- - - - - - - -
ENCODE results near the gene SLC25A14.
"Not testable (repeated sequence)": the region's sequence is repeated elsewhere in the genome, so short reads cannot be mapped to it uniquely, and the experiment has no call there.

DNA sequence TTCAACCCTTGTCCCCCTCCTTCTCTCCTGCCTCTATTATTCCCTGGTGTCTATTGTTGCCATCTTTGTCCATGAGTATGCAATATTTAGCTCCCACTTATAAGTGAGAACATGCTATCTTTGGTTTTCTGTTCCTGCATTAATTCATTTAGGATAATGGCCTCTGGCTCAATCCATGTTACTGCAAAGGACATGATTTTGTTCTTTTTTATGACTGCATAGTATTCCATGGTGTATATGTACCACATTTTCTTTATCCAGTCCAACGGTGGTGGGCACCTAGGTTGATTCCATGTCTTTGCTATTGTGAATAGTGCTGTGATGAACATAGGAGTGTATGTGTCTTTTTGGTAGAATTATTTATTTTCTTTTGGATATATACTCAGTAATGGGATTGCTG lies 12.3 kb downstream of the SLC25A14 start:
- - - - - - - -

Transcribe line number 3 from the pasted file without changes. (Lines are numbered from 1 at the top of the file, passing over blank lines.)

DNA sequence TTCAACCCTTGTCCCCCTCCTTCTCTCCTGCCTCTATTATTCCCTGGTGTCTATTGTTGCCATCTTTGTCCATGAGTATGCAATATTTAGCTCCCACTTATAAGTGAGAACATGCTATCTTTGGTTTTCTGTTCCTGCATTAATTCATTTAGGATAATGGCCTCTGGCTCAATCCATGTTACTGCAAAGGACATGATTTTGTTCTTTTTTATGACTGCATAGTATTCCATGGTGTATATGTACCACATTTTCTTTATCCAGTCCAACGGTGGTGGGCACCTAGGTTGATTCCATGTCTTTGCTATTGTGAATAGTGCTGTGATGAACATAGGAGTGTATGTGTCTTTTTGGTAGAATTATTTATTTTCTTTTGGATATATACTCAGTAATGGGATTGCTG lies 12.3 kb downstream of the SLC25A14 start: